One of DID’s partners, David Haigh is described on their own website as “one of the most high profile human rights lawyers focusing on the Middle East today” – does not actually have a certificate to practise law in the UK. According to one report:

“He has not got a practising certificate at this time and has not had one since 2014, which means he cannot act as a solicitor carrying out any of the six reserved legal activities.” the Solicitors Regulation Authority (SRA) spokesman said.

“We know that he has spent time in prison because we gather information on the regulated community. When an application is made we assess all admissible evidence, but obviously we cannot speculate what his intentions might be in the future.”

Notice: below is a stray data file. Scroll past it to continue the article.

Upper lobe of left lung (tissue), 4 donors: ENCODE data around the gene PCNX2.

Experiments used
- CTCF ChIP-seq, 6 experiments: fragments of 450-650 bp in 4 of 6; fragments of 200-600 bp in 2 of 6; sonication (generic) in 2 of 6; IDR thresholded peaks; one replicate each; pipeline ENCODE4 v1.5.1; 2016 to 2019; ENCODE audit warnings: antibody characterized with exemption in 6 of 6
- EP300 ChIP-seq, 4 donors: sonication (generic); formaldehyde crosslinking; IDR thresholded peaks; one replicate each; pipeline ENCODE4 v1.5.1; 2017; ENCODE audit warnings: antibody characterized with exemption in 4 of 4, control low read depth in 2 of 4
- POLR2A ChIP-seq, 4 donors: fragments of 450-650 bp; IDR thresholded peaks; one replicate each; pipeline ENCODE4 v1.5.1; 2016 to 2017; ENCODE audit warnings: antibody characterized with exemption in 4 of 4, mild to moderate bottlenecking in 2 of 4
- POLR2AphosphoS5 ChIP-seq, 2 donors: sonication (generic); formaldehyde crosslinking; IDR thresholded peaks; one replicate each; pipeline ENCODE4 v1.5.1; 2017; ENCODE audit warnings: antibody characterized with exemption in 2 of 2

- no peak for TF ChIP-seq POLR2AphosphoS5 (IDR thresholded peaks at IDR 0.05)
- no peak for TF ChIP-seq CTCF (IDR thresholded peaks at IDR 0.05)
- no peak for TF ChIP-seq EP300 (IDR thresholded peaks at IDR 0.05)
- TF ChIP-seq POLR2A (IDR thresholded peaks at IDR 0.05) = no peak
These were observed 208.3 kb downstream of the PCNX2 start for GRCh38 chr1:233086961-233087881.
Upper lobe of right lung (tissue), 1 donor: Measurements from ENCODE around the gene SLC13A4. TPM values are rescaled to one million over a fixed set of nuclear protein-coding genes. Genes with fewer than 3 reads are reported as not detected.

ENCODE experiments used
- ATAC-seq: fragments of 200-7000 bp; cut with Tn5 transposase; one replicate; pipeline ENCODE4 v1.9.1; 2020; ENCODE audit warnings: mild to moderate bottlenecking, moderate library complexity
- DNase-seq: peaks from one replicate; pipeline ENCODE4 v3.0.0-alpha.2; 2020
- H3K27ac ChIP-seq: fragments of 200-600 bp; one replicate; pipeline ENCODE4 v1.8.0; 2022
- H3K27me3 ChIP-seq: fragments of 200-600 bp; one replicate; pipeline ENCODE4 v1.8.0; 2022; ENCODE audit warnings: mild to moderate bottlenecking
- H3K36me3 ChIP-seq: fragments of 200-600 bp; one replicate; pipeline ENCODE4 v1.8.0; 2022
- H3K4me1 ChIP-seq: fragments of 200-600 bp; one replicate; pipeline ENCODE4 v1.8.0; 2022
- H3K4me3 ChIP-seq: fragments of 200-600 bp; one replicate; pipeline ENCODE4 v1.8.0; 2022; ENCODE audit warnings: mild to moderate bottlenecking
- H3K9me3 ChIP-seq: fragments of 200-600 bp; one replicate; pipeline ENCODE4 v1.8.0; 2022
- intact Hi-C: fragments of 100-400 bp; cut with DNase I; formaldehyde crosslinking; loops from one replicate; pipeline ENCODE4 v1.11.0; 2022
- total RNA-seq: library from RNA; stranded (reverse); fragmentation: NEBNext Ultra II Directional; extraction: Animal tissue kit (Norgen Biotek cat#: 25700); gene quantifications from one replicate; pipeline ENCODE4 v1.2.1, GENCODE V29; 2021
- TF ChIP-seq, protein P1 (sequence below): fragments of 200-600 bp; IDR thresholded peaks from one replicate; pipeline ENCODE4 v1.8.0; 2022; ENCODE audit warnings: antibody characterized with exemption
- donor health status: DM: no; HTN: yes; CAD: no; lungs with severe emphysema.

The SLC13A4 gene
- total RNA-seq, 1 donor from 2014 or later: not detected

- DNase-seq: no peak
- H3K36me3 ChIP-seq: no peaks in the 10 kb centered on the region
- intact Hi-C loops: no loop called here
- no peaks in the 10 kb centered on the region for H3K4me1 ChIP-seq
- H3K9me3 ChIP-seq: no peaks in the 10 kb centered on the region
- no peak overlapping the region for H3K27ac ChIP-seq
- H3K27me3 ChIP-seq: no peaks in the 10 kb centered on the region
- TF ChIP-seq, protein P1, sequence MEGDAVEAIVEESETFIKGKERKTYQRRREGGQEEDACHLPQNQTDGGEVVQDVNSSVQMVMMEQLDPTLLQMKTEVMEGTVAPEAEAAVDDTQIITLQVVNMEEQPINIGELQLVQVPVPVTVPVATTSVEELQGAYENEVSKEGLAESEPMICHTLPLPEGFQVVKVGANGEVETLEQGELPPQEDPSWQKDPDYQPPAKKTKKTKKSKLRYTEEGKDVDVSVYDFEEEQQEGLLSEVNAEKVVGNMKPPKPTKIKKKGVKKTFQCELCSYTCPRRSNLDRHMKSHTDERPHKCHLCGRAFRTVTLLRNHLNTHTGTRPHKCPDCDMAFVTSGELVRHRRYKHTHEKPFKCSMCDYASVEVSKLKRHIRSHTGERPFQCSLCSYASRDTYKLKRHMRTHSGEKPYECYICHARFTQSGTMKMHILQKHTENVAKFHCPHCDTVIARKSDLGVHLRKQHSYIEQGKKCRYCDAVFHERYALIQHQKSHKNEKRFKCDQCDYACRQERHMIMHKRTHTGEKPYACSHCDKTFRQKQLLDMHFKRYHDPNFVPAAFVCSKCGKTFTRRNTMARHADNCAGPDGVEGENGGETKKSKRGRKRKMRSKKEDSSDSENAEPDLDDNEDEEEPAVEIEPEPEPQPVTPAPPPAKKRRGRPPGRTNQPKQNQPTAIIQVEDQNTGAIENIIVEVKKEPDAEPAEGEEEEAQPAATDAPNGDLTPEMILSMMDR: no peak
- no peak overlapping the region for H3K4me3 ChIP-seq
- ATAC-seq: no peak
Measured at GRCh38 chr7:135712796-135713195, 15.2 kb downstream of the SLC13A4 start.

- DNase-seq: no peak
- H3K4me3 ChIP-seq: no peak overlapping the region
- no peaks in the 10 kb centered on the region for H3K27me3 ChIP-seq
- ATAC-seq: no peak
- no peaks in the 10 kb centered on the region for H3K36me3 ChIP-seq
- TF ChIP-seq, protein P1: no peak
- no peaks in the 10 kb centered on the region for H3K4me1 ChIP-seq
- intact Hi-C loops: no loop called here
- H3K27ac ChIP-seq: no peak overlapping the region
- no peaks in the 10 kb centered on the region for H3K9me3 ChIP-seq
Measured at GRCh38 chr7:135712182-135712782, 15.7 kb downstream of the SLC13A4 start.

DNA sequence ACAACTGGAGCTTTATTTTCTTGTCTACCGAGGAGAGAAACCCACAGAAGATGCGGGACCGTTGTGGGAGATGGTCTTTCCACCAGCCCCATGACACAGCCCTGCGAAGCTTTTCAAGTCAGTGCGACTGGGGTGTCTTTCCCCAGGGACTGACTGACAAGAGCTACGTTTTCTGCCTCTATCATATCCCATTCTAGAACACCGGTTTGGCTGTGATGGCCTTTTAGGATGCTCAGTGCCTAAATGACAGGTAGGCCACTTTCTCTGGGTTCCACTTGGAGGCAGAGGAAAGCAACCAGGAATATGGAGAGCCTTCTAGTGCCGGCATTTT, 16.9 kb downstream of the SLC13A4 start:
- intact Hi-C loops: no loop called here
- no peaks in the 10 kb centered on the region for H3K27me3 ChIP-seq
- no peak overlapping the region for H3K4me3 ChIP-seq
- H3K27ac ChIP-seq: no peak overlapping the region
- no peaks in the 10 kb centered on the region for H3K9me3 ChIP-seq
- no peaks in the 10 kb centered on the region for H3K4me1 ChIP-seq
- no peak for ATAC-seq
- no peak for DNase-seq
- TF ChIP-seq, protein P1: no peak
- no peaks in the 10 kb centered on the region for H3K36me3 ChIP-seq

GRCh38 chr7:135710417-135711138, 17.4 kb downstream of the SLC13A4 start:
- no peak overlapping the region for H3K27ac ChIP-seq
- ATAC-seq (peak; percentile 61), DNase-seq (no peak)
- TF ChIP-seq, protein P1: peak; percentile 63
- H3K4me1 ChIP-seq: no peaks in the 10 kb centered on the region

There is an interesting story HERE about Haigh, who was himself deported from the UAE for embezzlement, amongst other things. How true they are, is for you to decide as they were published in the press in the UAE.

Another partner in the firm is Shahid Bolsen, also not legally qualified from what we can ascertain, has a background in political science, economics, and journalism and “plays a key role in managing the mainstream and social media campaigns for Detained in Dubai” – according to the DID website.

 

It is important to note that the Swedish dentist, living in Britain, with an out of date EU passport but with an in-date Iranian passport and no visa – took her partner’s surname as if married – is not actually married. You can imagine any border control official anywhere in the world being somewhat suspicious of an individual presenting themselves as such. And let’s not forget, to complicate matters, the UAE is not friends with Iran – quite the opposite.